Unfortunately many uninformed parents and the general public may take the scare  tactics employed by NYSED as their only source of information. The public should  understand the need for districts to comply with the law, but school administrators can  still fulfill their legal obligations without providing false or misleading information.   

Why do local administrators give out such statements? FEAR.  

Let's look at some of the misinformation that is being spread:

Misinformation #1: The State Assessments help inform instruction for educators.

Misinformation #2: Why would a parent not want to know if their child is on the path towards College & Career Readiness?

Answer to #1:

In order to "inform instruction", educators need actually useful and detailed information, the NYS Assessments do not provide such data.

Answer to #2:

First of all, do we really think a test will determine if an eight year-old is on track for college? Secondly, parents receive virtually no information other than a number on their child's score report.

More detail on misinformation contained in arguments #1 & #2

From New York's Secret Test by Bianca Tanis:
Education leadership would have us believe that parents who choose to refuse the tests are doing their children a disservice; without the tests, they say, how will we know where students stand on the road to career and college readiness?  Left unspoken is the fact that rather than engaging in sound pedagogical practice, and allowing teachers, parents, and students to access the tests and utilize them as a teaching tool, the state has empowered corporate interests to dictate policy, and sadly, they have put our children’s interests last. Teachers are prohibited from discussing the exams with parents, even in vague terms.
From my opinion piece in the Buffalo News:
Families receive a score report months after the testing that contains little information to determine their child’s specific strengths or weaknesses. More shocking is that educators receive only a vague set of data from the state assessment results. Teachers and families cannot see the entire test or the students’ actual answers to assist them in helping children. Educators are not allowed to discuss the actual test questions or they could be fired. How does this secretive assessment system help our children’s education? It does not.

Misinformation #3: Parent or students cannot opt out or “refuse the tests”. 

Answer to #3: Parents cannot use the generic term “opt out”, but students (via their parents) can “refuse” the test using language from NYSED manuals:

Refusal: Students who refuse to take the entire test must be reported at the local level with a final score of "999" and a standard achieved code of 96, indicating refusal. These records do not move to Level 2 of the Student Information Repository System. These students will be considered to have "no valid test score" and will be counted as not tested.

 Students with a final score of “999” will be counted as not tested in calculating a school’s participation rate. A final score will be “999” only if one of the following occurred:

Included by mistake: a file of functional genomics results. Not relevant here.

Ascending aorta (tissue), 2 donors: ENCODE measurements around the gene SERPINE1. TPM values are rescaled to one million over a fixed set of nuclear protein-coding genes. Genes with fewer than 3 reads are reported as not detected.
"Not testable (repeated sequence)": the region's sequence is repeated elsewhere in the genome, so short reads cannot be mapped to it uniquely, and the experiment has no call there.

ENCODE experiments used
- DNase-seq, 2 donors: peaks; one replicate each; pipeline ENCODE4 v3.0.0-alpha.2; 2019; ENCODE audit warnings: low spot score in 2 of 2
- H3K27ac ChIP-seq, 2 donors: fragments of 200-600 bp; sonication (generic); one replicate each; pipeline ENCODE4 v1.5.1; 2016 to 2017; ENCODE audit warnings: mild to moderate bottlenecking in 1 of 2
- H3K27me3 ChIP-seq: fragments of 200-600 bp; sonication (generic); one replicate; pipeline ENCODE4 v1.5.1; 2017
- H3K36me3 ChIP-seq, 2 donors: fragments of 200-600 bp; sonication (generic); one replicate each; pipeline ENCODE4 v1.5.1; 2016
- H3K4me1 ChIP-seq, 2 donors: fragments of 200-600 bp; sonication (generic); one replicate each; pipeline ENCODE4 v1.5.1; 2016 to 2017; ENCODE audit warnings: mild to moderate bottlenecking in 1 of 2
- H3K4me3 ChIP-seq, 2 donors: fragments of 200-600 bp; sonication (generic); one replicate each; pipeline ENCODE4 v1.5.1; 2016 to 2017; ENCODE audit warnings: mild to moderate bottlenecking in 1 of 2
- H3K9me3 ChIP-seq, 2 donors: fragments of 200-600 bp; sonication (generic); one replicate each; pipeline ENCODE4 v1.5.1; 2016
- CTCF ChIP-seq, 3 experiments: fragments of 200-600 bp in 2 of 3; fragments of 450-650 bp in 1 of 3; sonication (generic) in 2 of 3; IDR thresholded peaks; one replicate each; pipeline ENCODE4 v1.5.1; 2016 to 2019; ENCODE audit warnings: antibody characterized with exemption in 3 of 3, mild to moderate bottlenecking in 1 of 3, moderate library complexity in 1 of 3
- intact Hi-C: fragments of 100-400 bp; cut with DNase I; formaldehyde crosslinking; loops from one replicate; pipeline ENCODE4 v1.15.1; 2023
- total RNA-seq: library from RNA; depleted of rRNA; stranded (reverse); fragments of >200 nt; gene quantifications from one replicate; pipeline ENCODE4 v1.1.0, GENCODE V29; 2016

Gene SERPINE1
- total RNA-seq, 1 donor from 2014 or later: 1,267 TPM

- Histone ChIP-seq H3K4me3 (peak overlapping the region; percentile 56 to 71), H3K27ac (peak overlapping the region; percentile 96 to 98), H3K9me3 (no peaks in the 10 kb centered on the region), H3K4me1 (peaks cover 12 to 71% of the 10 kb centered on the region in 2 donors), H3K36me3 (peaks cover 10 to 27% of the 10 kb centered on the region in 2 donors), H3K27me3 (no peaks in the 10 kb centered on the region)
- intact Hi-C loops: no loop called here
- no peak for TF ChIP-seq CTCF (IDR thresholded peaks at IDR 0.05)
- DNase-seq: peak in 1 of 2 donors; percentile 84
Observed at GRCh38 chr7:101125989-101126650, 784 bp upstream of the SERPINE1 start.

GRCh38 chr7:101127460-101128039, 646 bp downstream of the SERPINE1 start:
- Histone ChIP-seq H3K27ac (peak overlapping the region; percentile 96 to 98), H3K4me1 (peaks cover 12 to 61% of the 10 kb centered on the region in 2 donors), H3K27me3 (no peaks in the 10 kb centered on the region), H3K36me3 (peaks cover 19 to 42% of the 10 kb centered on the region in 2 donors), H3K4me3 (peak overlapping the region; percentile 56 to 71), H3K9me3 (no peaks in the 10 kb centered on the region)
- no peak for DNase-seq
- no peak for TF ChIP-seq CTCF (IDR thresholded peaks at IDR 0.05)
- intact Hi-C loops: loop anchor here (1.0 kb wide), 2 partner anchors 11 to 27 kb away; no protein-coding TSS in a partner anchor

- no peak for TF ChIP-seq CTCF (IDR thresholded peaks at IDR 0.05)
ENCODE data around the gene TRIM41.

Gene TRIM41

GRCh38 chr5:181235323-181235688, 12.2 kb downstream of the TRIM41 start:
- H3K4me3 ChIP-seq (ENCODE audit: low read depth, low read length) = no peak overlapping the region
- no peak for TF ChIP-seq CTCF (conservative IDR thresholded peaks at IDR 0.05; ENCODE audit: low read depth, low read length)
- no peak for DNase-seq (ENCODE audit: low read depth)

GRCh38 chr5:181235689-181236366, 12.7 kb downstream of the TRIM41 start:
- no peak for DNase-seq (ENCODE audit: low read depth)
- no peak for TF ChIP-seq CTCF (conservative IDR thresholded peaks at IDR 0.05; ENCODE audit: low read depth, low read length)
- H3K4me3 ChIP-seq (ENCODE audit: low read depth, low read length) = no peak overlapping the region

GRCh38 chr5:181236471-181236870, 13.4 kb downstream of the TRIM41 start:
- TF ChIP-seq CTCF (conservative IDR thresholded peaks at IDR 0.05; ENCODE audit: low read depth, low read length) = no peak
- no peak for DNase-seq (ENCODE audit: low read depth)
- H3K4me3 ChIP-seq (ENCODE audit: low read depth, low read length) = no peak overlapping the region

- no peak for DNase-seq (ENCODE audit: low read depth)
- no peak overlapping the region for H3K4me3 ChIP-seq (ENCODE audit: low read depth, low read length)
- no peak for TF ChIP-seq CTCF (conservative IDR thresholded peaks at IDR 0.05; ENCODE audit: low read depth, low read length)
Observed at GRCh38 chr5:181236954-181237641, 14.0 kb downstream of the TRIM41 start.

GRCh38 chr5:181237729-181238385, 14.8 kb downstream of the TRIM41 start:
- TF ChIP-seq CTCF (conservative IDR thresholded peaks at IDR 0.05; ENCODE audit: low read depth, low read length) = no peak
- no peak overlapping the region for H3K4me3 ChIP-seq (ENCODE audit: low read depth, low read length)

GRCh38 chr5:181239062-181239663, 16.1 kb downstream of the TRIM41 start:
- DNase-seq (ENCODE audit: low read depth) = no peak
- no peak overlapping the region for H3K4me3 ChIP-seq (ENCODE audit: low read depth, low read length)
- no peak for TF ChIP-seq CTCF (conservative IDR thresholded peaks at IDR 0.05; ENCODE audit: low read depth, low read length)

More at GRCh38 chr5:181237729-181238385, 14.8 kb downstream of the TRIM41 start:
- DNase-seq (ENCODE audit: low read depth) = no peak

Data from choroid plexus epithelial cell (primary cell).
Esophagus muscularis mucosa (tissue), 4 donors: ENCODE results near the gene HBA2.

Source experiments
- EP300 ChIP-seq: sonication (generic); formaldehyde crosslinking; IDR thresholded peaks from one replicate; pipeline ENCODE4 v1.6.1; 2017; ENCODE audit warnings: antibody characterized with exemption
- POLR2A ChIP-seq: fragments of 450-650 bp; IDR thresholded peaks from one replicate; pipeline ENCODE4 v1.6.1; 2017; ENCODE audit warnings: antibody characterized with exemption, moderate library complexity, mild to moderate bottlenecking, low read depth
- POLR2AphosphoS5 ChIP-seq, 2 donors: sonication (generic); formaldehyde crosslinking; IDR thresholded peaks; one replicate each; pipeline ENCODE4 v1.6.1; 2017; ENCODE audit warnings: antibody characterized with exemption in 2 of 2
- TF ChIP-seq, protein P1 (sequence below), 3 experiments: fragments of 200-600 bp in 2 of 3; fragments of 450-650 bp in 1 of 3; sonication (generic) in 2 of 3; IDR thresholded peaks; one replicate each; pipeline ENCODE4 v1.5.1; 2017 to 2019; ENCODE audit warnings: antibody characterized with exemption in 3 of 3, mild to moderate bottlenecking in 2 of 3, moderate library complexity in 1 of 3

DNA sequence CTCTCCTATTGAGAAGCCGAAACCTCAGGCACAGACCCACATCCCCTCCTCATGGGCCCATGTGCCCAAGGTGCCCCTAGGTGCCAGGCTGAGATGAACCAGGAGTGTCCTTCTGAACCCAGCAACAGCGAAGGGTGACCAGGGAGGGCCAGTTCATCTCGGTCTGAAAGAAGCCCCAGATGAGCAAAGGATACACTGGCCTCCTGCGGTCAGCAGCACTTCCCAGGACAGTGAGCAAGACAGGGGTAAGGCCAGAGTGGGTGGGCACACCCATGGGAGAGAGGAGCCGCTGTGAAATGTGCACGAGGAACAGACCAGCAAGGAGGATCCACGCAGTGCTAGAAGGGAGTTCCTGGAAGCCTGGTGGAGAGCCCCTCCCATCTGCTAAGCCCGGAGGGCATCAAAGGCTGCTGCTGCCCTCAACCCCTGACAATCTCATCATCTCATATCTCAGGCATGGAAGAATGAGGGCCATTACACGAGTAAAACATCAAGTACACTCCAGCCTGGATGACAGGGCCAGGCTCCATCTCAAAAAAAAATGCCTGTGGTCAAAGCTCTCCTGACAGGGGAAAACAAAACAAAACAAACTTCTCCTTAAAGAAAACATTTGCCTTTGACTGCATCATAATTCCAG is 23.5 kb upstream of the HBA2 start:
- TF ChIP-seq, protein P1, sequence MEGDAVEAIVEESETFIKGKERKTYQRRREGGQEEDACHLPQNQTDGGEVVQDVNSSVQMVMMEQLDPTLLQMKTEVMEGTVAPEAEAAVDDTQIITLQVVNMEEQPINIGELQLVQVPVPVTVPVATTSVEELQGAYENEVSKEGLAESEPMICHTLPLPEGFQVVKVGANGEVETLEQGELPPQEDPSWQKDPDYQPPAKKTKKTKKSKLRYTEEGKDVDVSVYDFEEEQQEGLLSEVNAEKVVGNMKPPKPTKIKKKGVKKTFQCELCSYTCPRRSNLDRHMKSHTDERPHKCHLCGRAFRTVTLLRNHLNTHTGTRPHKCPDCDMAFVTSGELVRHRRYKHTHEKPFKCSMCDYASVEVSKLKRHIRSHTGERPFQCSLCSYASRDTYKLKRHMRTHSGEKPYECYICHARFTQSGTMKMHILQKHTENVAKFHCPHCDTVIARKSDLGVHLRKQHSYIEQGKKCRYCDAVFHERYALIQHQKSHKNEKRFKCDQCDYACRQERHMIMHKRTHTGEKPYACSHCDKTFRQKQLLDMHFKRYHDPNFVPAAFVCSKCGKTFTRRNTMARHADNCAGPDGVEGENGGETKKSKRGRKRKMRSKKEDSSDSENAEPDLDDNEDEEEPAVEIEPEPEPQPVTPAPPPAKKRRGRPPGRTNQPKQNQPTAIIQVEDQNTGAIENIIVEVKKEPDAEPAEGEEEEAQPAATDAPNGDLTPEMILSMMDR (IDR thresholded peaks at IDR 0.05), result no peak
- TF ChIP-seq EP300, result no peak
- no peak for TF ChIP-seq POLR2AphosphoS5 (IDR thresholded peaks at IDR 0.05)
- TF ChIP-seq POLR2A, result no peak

·            The student was absent for the entire test,
·            The student refused the entire test,
·            The student was absent for any session,
·            The student was present for all sessions but did not respond to                                                  even on question on the test            

Misinformation #4:  Schools can be punished for participation below 95%

Answer to #4: 

Failure to make AYP?  NO.  NYS is under a NCLB waiver- no new schools will be labeled failing to meet Adequate Yearly Progress (AYP).  

Funding Lost? NO.
No school in New York State has lost funding because of refusals. NYSED officials have even stated schools will not lose funding:
According to the New York State Education Department (NYSED), under the ESEA waiver there is NO direct negative financial impact on a school district that does not meet the 95% participation rate if it is in good standing. In the worst-case scenario, a school in good standing that fails to meet the 95% rate for three consecutive years may be labeled a Local Assistance Plan (LAP) School. While the school will then be required to craft a plan detailing how it will seek to increase test participation, there is absolutely no impact on state aid or Title I monies, and the school district would continue to remain in good standing. These facts have been confirmed by Joseph Shibu of the NYSED Office of Accountability, and were recently reconfirmed in a March 24th, 2015 interview with Senior Deputy Education Commissioner Ken Wagner. You can read that interview here.

  From FairTest's Monty Neil:  Will schools lose funding? NO.

  From NYSAPE on funding.

  From NYSAPE on LAP Schools labels.

Misinformation #5: Board of Regents Chancellor Merryl Tisch in speaking to the NYS Council of School Superintendents recently said:
“I believe that test refusal is a terrible mistake because it eliminates important information about how our kids are doing. Why on earth would you not want to know whether your child is on track for success in the fifth grade or success in college? Why would you not want to know how your child and your school are doing compared to other children in the district, region, and State? Why would you not want to know the progress of our multi-billion dollar investment in education? Why would you not want to know whether all students are making progress, not just the lucky few? I do not pretend that test results are the only way we know, but they are an important piece of information. They are the only common measure of progress we have. We are not going to force kids to take tests. That’s not the New York way. But, we are going to continue to help students and parents understand that it is a terrible mistake to refuse the right to know. We don’t refuse to go to the doctor for an annual check-up. Most of us don’t refuse to get a vaccination. We should not refuse to take the test.”